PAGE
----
What Not to Say to a Friend Who Is Grieving the Loss of a Parent After Nursing Home Abuse

You want to be a good friend. You want to do everything that you can to ease your friend’s grief and help him as he mourns the death of a parent from nursing home abuse. Even more than that, however, you want to make sure that you don’t do anything wrong. You want to make sure that you don’t unintentionally make things harder during an already difficult time.

Don’t Say These Things

As you comfort your friend, you should be cautious about saying things like:

  • I know how you feel. You can’t know how your friend feels unless you have lost a loved one due to nursing home abuse.
  • Your mom was old anyway. That doesn’t make her death any less tragic.
  • Maybe it is better this way because your mom is not in pain. Your friend may not have wanted his mom to suffer, but he did not want her to die either.
  • How do you really know this was nursing home abuse or neglect and not just bad luck? Your friend doesn’t need to be second guessed by you.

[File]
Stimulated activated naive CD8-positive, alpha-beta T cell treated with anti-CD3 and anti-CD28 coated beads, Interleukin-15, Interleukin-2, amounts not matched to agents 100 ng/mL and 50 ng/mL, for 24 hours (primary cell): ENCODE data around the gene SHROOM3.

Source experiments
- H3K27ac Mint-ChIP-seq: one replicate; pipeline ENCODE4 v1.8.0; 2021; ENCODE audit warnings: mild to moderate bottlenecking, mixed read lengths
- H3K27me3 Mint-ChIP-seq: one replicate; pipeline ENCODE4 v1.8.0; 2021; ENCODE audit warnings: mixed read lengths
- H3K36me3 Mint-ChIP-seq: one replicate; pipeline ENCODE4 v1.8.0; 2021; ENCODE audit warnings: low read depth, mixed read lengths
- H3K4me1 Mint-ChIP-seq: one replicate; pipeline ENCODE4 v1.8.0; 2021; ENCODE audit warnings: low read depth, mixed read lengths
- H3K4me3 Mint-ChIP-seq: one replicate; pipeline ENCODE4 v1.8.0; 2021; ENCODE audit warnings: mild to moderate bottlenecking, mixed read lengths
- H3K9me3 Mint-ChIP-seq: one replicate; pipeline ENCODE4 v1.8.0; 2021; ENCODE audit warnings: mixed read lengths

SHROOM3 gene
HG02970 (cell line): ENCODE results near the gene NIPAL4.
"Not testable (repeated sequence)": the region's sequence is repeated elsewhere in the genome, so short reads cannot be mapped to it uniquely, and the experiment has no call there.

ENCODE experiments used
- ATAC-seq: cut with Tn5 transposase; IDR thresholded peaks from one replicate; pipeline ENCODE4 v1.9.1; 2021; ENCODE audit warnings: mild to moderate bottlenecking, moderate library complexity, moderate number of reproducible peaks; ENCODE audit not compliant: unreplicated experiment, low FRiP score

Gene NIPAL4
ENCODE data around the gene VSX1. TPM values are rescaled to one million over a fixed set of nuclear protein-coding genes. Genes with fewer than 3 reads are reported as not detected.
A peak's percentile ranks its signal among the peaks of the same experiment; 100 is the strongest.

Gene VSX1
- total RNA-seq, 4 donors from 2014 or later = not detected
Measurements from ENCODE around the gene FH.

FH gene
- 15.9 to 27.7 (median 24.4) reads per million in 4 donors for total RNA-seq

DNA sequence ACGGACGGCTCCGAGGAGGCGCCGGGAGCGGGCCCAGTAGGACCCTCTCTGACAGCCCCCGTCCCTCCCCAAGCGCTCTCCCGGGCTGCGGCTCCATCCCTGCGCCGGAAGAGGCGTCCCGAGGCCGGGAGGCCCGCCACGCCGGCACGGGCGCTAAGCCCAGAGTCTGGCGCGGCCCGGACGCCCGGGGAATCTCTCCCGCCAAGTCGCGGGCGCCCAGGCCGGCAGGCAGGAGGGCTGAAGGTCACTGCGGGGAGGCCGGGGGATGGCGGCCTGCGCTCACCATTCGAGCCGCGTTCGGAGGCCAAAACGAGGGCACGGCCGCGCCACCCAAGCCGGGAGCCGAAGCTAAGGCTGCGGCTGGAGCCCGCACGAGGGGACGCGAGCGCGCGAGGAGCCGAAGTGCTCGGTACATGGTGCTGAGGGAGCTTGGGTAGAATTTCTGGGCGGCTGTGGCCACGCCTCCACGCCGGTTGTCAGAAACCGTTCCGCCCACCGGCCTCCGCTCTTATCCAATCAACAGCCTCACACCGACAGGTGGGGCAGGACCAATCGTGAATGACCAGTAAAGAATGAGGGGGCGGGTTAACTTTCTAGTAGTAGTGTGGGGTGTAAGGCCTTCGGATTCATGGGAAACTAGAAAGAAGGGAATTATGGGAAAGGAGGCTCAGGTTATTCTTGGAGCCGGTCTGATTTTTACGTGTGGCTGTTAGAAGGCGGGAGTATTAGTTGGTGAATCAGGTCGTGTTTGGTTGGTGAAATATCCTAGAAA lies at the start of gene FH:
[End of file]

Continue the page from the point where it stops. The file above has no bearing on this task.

While you may not mean to upset your friend, these kinds of comments can have that unintentional effect.

Instead Do Say and Do These Things

There are things that you can say that may be helpful to your friend. You may say things like:

  • I’m so sorry. I’m here for you. What can I do?
  • Do you need me to go to an Owensboro grocery store for you, pick up your kids from school in Elizabethtown, or attend a meeting with a nursing home abuse lawyer with you?
  • Would you like me to go to church with you?
  • How about I bring over lunch and spend some time with you?

What your friend needs now is a friend. You can be that friend by providing unconditional and nonjudgmental support. You can be that friend by telling your friend where to get additional help. For example, you can encourage your friend to watch our FREE videos or to call us directly to set up an initial consultation.

 

Mark K. Gray
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Louisville attorney serving the seriously injured in Kentucky